### Learning Objectives

By the end of this section, you will be able to:

- Solve an equation with constants on both sides
- Solve an equation with variables on both sides
- Solve an equation with variables and constants on both sides
- Solve equations using a general strategy

Before you get started, take this readiness quiz.

Simplify: $4y-9+9.$

If you missed this problem, review Example 2.22.

Solve: $y+12=16.$

If you missed this problem, review Example 2.31.

Solve: $\mathrm{-3}y=63.$

If you missed this problem, review Example 3.65.

### Solve an Equation with Constants on Both Sides

You may have noticed that in all the equations we have solved so far, all the variable terms were on only one side of the equation with the constants on the other side. This does not happen all the time—so now we’ll see how to solve equations where the variable terms and/or constant terms are on both sides of the equation.

Our strategy will involve choosing one side of the equation to be the variable side, and the other side of the equation to be the constant side. Then, we will use the Subtraction and Addition Properties of Equality, step by step, to get all the variable terms together on one side of the equation and the constant terms together on the other side.

By doing this, we will transform the equation that started with variables and constants on both sides into the form $ax=b.$ We already know how to solve equations of this form by using the Division or Multiplication Properties of Equality.

### Example 8.20

Solve: $4x+6=\mathrm{-14}.$

Solve: $3x+4=\mathrm{-8}.$

Solve: $5a+3=\mathrm{-37}.$

### Example 8.21

Solve: $2y-7=15.$

Solve: $5y-9=16.$

Solve: $3m-8=19.$

### Solve an Equation with Variables on Both Sides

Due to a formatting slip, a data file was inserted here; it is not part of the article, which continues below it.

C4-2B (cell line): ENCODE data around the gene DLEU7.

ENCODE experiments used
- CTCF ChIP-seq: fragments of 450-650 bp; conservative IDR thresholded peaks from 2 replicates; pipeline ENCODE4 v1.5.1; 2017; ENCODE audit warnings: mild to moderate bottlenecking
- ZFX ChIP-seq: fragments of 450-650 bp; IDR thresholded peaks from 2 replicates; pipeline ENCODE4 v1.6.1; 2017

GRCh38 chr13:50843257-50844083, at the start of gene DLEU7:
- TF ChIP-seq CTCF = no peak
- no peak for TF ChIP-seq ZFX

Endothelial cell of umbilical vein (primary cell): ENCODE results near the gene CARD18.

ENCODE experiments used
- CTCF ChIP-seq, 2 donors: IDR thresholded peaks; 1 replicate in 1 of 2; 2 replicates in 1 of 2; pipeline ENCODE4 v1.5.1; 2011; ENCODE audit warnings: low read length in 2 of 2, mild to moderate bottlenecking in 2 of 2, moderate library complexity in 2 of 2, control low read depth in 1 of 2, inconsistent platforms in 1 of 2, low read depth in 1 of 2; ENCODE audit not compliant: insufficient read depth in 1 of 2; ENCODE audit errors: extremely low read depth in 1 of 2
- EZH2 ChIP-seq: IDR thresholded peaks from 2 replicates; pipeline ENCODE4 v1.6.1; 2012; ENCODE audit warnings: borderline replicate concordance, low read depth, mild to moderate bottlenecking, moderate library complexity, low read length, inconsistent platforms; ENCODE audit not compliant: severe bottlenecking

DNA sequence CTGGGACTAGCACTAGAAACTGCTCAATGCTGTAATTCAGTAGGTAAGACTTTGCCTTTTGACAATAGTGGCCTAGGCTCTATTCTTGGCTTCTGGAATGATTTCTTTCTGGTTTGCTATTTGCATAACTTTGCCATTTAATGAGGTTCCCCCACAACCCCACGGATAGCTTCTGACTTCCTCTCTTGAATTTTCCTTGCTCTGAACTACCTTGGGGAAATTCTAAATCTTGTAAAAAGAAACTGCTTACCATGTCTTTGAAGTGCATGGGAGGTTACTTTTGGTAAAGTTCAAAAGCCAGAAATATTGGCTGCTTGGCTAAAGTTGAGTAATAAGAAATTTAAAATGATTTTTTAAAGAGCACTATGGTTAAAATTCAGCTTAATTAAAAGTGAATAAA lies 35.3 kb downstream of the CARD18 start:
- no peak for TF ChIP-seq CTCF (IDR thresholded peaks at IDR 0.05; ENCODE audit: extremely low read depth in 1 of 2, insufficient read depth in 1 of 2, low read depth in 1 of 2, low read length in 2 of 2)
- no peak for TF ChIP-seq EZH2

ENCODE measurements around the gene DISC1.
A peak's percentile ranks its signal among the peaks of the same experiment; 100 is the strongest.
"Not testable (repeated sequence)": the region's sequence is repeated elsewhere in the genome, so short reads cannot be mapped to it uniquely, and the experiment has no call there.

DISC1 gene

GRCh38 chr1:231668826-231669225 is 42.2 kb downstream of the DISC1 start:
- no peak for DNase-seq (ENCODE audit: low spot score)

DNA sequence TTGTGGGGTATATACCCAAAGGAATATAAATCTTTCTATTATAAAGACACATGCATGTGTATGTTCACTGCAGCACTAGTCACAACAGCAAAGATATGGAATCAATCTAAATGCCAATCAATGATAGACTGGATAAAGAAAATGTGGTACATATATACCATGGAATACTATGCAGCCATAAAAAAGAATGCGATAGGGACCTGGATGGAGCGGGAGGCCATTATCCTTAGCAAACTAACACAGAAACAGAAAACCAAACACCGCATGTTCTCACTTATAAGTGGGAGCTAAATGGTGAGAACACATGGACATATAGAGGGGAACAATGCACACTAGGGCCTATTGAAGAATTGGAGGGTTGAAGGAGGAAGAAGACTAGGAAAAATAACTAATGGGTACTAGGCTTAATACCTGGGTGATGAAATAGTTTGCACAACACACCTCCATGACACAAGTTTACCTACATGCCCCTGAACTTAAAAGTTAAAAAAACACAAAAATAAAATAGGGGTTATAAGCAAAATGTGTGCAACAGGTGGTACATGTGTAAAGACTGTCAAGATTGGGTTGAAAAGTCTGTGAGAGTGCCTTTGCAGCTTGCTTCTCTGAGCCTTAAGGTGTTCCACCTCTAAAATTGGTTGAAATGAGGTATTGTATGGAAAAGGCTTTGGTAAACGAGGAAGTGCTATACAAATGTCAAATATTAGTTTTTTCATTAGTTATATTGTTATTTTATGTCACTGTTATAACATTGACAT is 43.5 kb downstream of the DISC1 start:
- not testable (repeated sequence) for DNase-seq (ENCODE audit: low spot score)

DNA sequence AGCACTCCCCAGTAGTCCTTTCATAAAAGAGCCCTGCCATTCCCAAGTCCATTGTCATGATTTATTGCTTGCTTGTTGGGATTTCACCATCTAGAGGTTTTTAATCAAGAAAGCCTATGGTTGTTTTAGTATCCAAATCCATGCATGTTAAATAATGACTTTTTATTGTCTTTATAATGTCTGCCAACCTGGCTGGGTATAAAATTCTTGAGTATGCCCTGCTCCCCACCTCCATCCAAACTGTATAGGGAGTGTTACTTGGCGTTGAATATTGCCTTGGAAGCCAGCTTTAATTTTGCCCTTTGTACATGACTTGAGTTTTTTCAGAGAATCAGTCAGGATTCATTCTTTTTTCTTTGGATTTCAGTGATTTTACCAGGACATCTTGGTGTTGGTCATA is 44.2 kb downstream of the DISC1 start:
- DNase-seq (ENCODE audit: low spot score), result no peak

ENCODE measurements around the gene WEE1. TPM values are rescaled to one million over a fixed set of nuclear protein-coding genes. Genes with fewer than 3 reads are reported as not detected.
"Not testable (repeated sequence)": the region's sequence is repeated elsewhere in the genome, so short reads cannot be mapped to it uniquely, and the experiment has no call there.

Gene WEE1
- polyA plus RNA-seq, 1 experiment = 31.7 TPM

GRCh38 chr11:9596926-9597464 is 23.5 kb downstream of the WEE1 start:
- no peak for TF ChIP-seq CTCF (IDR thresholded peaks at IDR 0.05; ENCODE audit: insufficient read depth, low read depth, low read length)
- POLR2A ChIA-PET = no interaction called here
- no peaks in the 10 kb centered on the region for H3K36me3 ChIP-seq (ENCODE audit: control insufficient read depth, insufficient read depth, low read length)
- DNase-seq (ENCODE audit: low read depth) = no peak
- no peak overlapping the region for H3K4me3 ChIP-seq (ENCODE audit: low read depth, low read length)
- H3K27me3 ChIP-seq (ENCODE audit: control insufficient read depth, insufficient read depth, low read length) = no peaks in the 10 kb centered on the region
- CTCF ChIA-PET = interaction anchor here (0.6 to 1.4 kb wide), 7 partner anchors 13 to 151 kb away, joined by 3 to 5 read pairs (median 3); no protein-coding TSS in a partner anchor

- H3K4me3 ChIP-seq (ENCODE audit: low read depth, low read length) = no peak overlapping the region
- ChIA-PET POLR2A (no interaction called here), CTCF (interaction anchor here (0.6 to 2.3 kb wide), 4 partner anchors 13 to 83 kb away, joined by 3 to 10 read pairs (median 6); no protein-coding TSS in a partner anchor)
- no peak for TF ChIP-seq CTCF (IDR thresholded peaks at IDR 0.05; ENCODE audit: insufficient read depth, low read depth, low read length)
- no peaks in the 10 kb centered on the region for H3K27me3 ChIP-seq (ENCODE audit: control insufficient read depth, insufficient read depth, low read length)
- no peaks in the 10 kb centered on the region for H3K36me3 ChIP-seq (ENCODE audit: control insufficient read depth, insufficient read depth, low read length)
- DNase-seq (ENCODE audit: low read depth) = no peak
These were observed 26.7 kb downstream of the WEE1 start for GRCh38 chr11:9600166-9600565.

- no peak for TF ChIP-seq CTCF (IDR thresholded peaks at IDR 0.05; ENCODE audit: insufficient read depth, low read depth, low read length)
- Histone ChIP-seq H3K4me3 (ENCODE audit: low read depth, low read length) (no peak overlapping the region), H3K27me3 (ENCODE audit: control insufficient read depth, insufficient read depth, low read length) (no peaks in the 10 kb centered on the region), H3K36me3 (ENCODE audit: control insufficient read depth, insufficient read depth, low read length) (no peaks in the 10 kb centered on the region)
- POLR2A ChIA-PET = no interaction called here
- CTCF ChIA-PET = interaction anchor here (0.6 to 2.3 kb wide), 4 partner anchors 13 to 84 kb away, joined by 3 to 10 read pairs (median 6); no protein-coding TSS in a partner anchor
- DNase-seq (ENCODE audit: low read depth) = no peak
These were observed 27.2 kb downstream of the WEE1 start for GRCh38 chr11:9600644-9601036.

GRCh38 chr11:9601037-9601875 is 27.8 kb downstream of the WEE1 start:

What if there are variables on both sides of the equation? We will start like we did above—choosing a variable side and a constant side, and then use the Subtraction and Addition Properties of Equality to collect all variables on one side and all constants on the other side. Remember, what you do to the left side of the equation, you must do to the right side too.

### Example 8.22

Solve: $5x=4x+7.$

Solve: $6n=5n+10.$

Solve: $\mathrm{-6}c=\mathrm{-7}c+1.$

### Example 8.23

Solve: $5y-8=7y.$

Solve: $3p-14=5p.$

Solve: $8m+9=5m.$

### Example 8.24

Solve: $7x=-x+24.$

Solve: $12j=\mathrm{-4}j+32.$

Solve: $8h=\mathrm{-4}h+12.$

### Solve Equations with Variables and Constants on Both Sides

The next example will be the first to have variables *and* constants on both sides of the equation. As we did before, we’ll collect the variable terms to one side and the constants to the other side.

### Example 8.25

Solve: $7x+5=6x+2.$

Solve: $12x+8=6x+2.$

Solve: $9y+4=7y+12.$

We’ll summarize the steps we took so you can easily refer to them.

### How To

#### Solve an equation with variables and constants on both sides.

- Step 1. Choose one side to be the variable side and then the other will be the constant side.
- Step 2. Collect the variable terms to the variable side, using the Addition or Subtraction Property of Equality.
- Step 3. Collect the constants to the other side, using the Addition or Subtraction Property of Equality.
- Step 4. Make the coefficient of the variable $1,$ using the Multiplication or Division Property of Equality.